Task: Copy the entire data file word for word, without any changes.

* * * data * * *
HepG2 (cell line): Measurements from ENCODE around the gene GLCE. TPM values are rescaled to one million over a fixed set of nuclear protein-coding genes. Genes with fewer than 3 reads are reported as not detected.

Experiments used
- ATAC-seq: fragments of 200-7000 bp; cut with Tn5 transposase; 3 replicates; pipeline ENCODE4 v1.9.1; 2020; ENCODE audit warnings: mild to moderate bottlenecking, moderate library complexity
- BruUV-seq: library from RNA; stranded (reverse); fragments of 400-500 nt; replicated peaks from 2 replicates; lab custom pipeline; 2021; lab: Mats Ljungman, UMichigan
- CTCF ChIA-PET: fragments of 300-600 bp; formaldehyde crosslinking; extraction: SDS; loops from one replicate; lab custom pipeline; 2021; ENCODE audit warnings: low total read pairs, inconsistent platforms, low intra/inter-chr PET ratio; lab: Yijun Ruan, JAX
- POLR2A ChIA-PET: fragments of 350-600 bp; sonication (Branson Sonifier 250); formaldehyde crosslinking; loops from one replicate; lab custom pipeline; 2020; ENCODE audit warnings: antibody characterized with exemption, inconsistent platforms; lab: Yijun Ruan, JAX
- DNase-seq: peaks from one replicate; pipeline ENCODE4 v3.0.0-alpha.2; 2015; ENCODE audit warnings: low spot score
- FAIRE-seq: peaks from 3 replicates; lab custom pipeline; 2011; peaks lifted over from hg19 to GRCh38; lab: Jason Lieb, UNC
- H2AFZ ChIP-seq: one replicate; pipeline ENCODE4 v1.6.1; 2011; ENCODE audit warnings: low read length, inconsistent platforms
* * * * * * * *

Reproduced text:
HepG2 (cell line): Measurements from ENCODE around the gene GLCE. TPM values are rescaled to one million over a fixed set of nuclear protein-coding genes. Genes with fewer than 3 reads are reported as not detected.

Experiments used
- ATAC-seq: fragments of 200-7000 bp; cut with Tn5 transposase; 3 replicates; pipeline ENCODE4 v1.9.1; 2020; ENCODE audit warnings: mild to moderate bottlenecking, moderate library complexity
- BruUV-seq: library from RNA; stranded (reverse); fragments of 400-500 nt; replicated peaks from 2 replicates; lab custom pipeline; 2021; lab: Mats Ljungman, UMichigan
- CTCF ChIA-PET: fragments of 300-600 bp; formaldehyde crosslinking; extraction: SDS; loops from one replicate; lab custom pipeline; 2021; ENCODE audit warnings: low total read pairs, inconsistent platforms, low intra/inter-chr PET ratio; lab: Yijun Ruan, JAX
- POLR2A ChIA-PET: fragments of 350-600 bp; sonication (Branson Sonifier 250); formaldehyde crosslinking; loops from one replicate; lab custom pipeline; 2020; ENCODE audit warnings: antibody characterized with exemption, inconsistent platforms; lab: Yijun Ruan, JAX
- DNase-seq: peaks from one replicate; pipeline ENCODE4 v3.0.0-alpha.2; 2015; ENCODE audit warnings: low spot score
- FAIRE-seq: peaks from 3 replicates; lab custom pipeline; 2011; peaks lifted over from hg19 to GRCh38; lab: Jason Lieb, UNC
- H2AFZ ChIP-seq: one replicate; pipeline ENCODE4 v1.6.1; 2011; ENCODE audit warnings: low read length, inconsistent platforms